SpaceX makes launching a secret satellite and landing a rocket booster look easy
It’s a good day for a rocket launch.
A SpaceX Falcon 9 rocket took flight into a partly cloudy sky from Cape Canaveral, Florida, on Monday at 7:15 a.m. ET, delivering a secret satellite for a U.S. spy agency to orbit before turning around and heading back to Earth for a picture perfect daylight landing at the Cape.
This marks the fourth time SpaceX has brought one of its Falcon 9 rocket stages back to land on solid ground and the first time Elon Musk’s private spaceflight company has launched a mission for the U.S. National Reconnaissance Office (NRO), which is responsible for procuring the country’s spy satellites.
Because of the secretive nature of these kinds of launches, no one is quite sure what the Falcon 9 launched to space for the NROL-76 mission.
However, the fact that SpaceX was able to land back on the ground actually provides some clues about the nature of the payload.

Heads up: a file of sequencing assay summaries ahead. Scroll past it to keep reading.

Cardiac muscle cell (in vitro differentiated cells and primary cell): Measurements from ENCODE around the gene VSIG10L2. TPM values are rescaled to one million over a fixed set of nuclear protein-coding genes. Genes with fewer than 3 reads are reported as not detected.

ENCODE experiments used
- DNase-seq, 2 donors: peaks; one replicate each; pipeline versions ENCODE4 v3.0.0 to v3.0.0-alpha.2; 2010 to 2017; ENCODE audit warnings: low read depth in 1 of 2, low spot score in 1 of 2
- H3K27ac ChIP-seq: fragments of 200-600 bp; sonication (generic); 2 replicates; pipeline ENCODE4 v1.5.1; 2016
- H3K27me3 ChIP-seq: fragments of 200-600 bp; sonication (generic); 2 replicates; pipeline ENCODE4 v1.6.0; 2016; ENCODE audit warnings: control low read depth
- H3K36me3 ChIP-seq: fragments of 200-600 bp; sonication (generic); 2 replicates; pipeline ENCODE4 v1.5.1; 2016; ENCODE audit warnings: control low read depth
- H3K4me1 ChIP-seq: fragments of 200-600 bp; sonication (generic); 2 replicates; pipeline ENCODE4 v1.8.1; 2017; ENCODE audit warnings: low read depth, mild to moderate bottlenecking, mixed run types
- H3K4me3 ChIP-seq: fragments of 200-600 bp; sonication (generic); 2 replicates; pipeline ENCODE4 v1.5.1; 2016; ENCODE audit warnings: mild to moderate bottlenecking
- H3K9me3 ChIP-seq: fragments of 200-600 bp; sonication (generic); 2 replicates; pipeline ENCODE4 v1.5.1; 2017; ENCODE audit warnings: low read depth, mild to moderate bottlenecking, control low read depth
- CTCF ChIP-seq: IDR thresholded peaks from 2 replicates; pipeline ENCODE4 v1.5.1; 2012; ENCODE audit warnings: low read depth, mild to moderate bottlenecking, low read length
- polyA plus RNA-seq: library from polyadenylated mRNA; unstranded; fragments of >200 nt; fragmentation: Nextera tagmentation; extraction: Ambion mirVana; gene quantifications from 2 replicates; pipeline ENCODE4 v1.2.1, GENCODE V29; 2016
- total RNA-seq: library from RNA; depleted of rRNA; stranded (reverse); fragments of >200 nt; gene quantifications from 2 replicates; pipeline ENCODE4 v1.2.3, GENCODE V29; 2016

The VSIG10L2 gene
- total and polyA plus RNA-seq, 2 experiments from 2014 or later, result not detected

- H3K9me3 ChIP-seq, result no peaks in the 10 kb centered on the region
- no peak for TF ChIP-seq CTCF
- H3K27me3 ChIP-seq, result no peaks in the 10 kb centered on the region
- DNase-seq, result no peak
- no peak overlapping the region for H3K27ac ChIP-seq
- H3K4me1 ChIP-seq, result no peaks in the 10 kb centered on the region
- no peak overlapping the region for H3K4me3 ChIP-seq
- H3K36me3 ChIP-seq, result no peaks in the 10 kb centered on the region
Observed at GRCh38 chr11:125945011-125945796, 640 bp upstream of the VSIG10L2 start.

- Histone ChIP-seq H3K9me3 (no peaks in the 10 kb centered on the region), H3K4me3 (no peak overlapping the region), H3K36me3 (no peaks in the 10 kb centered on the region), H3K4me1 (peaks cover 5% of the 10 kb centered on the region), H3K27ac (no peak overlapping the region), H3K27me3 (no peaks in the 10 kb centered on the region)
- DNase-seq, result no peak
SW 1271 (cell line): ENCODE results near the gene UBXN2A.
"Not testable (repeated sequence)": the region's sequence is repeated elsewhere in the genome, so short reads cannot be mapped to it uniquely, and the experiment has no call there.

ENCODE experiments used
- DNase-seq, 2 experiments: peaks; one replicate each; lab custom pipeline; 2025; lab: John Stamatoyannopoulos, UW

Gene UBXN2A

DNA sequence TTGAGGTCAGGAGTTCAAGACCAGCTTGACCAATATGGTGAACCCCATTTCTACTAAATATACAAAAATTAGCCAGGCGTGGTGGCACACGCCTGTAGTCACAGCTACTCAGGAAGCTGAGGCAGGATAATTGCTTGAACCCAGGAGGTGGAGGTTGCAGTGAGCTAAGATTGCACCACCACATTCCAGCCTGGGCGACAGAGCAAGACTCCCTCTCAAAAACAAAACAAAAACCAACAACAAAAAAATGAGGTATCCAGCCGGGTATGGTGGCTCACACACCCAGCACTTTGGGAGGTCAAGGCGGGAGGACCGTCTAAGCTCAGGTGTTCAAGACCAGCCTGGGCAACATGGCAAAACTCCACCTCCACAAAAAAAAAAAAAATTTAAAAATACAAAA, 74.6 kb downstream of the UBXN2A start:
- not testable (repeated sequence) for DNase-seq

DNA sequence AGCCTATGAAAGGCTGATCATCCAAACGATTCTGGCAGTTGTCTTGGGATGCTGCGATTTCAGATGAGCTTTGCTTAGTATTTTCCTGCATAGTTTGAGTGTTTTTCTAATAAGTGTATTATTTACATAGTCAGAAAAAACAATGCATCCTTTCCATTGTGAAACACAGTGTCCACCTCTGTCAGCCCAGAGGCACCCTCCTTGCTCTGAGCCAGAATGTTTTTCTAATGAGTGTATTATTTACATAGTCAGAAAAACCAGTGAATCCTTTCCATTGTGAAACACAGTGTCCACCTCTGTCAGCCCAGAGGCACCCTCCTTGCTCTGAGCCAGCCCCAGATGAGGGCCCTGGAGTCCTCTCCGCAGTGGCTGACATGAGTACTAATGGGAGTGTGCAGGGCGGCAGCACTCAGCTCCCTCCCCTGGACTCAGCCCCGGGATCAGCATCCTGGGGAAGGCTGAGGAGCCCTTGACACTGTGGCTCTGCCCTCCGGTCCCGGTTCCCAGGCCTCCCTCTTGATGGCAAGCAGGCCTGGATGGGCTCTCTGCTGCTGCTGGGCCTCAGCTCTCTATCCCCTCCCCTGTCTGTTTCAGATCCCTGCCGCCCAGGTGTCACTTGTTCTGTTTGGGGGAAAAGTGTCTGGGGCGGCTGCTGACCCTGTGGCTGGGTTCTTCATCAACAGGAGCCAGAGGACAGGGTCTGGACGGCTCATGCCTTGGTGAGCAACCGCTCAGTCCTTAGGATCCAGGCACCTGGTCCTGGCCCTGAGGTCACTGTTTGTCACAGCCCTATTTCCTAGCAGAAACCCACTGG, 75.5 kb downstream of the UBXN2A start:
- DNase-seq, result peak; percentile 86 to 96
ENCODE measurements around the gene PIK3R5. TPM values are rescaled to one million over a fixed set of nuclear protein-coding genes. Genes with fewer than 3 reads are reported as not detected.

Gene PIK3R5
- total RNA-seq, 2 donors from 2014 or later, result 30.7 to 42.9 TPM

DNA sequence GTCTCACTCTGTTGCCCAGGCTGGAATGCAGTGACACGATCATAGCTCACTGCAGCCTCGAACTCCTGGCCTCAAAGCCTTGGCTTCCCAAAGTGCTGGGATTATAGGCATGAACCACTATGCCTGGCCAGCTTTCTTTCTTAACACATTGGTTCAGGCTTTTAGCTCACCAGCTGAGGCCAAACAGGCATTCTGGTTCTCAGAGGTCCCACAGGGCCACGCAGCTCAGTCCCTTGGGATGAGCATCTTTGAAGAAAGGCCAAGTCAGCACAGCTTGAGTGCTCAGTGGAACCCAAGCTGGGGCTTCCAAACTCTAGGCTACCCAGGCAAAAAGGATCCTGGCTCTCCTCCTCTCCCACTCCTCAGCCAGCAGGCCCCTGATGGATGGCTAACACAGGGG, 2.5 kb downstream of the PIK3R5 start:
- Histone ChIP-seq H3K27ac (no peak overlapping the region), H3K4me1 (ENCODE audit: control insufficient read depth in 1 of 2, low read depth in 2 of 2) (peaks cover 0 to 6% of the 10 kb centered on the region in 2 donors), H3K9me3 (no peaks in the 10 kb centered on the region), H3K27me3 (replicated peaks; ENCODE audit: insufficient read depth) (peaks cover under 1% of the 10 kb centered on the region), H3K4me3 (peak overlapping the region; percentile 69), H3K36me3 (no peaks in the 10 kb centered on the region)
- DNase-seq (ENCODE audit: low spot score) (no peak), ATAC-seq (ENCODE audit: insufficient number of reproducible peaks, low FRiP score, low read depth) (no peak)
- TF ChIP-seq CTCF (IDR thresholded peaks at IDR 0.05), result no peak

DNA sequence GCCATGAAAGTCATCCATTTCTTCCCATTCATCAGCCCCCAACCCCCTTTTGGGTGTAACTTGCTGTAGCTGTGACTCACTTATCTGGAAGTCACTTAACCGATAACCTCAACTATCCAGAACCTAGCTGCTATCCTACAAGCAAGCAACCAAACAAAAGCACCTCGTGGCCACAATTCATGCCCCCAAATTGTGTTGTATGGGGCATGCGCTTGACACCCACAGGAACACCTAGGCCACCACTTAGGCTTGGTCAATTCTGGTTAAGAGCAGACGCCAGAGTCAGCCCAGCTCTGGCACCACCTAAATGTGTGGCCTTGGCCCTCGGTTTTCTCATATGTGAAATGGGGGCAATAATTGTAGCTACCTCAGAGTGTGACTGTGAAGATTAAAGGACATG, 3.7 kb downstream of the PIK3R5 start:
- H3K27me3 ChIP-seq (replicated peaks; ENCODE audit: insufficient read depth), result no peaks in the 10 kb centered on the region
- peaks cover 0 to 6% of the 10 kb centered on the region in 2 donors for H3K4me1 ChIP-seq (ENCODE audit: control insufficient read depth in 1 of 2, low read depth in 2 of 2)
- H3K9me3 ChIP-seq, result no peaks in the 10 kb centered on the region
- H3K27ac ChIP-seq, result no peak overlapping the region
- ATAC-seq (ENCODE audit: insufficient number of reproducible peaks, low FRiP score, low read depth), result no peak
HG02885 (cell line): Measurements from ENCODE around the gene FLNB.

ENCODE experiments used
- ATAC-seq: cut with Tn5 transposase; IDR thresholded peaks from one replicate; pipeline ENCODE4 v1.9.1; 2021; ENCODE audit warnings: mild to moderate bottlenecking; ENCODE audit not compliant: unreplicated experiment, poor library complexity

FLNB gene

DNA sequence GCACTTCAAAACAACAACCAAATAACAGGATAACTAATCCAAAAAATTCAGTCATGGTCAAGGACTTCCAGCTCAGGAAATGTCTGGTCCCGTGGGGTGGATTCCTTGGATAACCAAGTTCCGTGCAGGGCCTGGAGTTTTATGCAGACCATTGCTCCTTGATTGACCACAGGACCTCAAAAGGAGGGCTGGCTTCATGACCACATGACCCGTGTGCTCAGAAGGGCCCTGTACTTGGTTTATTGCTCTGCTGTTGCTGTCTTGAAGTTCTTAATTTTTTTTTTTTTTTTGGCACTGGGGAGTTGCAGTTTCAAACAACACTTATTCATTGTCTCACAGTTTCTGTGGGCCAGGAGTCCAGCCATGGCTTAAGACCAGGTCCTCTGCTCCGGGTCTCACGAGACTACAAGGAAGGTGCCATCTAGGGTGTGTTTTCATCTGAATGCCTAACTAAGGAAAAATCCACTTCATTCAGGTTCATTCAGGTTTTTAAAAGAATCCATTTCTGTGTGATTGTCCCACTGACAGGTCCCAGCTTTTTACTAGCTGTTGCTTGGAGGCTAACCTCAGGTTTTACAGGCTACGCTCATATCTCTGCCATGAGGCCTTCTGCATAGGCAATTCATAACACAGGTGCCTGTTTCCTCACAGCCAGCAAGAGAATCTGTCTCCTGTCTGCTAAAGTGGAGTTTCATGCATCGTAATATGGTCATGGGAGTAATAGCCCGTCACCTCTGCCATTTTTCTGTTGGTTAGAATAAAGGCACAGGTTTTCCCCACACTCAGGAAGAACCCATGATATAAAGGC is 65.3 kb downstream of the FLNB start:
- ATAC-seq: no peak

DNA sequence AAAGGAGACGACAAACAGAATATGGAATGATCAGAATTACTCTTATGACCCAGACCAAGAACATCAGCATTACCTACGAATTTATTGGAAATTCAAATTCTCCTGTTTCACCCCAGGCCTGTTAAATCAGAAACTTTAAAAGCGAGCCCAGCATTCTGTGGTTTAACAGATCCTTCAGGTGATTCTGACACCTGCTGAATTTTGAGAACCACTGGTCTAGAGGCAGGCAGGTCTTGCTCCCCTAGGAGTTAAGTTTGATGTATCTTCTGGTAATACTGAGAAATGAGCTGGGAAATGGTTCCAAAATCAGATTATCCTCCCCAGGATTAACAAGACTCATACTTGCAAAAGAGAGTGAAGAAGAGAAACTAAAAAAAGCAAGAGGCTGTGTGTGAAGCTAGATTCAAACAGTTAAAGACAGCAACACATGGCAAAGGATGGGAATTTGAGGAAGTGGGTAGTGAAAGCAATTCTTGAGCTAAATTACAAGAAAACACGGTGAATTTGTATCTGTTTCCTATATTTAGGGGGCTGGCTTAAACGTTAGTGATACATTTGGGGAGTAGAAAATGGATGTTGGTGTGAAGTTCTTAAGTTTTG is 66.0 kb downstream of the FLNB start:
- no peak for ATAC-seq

SpaceX can only perform these kinds of landings if the Falcon 9 has a fair bit of fuel leftover from launch. This happens when the rocket is carrying a light satellite to a high orbit, or a heavy satellite to a low one.
Musk’s SpaceX has been performing these kinds of landings for some time. The whole point in these types of landings is not to show off, but to eventually create a fleet of reusable rockets that can fly multiple missions to orbit and come back home.
This kind of reusability will eventually help to reduce the cost of launching to space, allowing governments, private entities, and even regular people more access to orbit.
SpaceX made a huge stride toward this goal on March 30 when the company used a previously flown rocket to launch another mission to orbit.
We should keep seeing more of these reusable rockets launch and land in the coming years if SpaceX has its way.